Today’s prompt is “educational toy” and my mind strangely leapt to the unlikely candidate known as a Lite-Brite. This little invention came along in the late 60’s and allowed you to create artistic masterpieces that literally glowed by jamming multi-colored translucent plastic pegs (shown in this doodlewash) through black paper. All of this happened on top of a rather unsightly box that housed a standard lightbulb to produce a glowing effect through the pegs. As a kid, I ended up playing with a Lite-Brite long before I ever took my first drawing class, so this was my first experience learning to find the contours that make a thing look like the thing you intended. The pixellated creations didn’t allow for much detail, so you had to learn how to abstract them into their basic shapes while choosing the appropriate hues. And no matter what you made, the end result glowed in vibrant color and so it was guaranteed to look cool!
Although this little game could hardly qualify as painting, in my little mind at the time, I was indeed painting masterful luminescent art. Each little glowing peg I placed was like a stroke of the brush and, diligently popping in my pegs, I would eventually manage to make something amazing appear. Mostly, again, because of the glowing nature of my medium, but I was certain nobody had ever created a sailboat quite as incredible as that one. Interestingly, I was proud of everything I created as a child, but today, I’ll consider some things a failure and hope the next painting is a little more successful. Little Charlie never once worried if what he made was wonderful, because he already knew that it was. It wasn’t there before. I’d made it appear there, and therefore it was magical and amazingly good. There was never any doubt.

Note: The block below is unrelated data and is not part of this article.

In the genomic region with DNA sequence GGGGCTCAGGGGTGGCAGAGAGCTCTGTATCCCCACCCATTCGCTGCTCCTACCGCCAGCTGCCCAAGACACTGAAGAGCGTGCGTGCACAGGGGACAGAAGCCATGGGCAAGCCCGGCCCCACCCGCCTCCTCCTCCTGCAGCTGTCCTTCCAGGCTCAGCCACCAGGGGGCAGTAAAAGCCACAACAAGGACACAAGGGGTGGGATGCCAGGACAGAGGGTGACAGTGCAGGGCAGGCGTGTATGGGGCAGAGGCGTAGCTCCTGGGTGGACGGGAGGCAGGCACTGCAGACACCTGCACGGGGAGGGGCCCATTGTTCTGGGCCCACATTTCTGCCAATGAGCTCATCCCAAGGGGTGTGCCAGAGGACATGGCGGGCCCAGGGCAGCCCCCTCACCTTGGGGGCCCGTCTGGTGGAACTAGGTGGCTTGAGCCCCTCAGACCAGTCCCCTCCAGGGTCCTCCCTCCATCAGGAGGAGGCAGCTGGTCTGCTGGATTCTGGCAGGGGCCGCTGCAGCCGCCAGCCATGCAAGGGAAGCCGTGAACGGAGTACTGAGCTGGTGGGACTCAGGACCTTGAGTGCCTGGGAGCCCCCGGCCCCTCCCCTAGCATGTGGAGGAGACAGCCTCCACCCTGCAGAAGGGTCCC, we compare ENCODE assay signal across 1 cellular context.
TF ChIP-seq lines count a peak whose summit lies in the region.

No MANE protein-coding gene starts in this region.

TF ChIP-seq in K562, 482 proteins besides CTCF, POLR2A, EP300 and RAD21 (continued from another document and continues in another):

I’m not sure quite when I managed to lose this extreme level of confidence in my art. Perhaps it was that time later in art class when I was told there was actually a proper way to draw and paint. Maybe it was even before that when my creations where not just lauded by my mother, but actually seen and judged by my friends. Whenever it happened, today when I’m feeling uncertain, I just like to think back to my time with those little Lite-Brite pegs. Everything was possible and nothing could stop me from creating that stunning glowing fish or that perfectly symmetrical flower. I had no concept that this wasn’t real art and felt the power of my creativity with each little colorful glow. Many, many years later I would discover watercolor and once again enjoy the fabulous effects of a luminous palette. Still never worrying too much if what I’d created could actually be considered art and simply letting myself get lost in the wondrous experience of painting with light.